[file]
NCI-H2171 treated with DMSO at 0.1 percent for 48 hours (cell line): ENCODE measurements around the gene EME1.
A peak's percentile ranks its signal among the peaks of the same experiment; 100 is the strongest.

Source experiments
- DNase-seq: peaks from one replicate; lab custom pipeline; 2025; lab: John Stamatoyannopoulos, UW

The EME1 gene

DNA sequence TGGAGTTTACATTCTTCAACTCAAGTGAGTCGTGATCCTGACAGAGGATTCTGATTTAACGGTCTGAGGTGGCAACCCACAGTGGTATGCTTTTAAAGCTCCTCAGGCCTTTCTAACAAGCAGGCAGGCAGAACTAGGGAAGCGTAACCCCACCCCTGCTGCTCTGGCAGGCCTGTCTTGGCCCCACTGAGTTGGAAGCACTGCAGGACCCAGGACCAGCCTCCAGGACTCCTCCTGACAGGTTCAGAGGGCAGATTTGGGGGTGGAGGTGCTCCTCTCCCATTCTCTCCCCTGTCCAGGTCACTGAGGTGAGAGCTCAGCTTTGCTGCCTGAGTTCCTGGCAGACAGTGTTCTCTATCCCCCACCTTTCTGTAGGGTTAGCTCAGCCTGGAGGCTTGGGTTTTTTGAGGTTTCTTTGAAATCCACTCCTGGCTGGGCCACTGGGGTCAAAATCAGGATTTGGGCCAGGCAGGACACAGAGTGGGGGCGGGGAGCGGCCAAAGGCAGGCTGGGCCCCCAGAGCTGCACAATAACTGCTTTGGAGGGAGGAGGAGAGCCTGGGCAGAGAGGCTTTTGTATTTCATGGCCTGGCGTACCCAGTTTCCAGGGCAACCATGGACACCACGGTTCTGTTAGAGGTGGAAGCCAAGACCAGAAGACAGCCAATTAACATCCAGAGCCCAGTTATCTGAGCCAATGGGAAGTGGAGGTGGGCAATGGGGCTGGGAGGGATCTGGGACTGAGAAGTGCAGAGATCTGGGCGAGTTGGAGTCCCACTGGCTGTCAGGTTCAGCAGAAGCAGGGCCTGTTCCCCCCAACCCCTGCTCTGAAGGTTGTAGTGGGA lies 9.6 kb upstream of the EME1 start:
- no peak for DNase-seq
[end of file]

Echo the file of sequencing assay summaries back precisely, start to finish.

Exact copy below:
NCI-H2171 treated with DMSO at 0.1 percent for 48 hours (cell line): ENCODE measurements around the gene EME1.
A peak's percentile ranks its signal among the peaks of the same experiment; 100 is the strongest.

Source experiments
- DNase-seq: peaks from one replicate; lab custom pipeline; 2025; lab: John Stamatoyannopoulos, UW

The EME1 gene

DNA sequence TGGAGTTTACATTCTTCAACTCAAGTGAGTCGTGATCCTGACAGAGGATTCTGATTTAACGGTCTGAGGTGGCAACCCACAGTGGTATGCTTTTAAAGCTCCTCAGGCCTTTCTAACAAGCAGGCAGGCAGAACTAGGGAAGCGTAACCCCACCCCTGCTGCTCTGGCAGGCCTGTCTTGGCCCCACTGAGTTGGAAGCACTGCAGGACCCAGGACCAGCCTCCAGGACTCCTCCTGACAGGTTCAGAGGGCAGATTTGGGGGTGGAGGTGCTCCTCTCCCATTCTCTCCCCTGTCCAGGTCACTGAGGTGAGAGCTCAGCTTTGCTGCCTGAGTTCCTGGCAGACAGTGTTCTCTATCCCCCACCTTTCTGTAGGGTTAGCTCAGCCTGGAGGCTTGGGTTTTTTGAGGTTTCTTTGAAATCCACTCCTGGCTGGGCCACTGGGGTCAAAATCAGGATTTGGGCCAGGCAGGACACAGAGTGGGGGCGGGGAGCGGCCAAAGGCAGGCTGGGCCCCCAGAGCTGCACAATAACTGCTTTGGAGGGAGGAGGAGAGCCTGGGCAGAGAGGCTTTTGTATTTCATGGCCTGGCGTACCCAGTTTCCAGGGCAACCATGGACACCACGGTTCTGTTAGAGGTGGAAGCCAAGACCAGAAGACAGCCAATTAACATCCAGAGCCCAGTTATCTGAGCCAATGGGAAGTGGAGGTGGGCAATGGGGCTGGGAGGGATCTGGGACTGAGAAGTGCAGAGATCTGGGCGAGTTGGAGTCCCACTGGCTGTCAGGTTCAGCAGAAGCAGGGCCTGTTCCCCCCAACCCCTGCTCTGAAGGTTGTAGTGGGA lies 9.6 kb upstream of the EME1 start:
- no peak for DNase-seq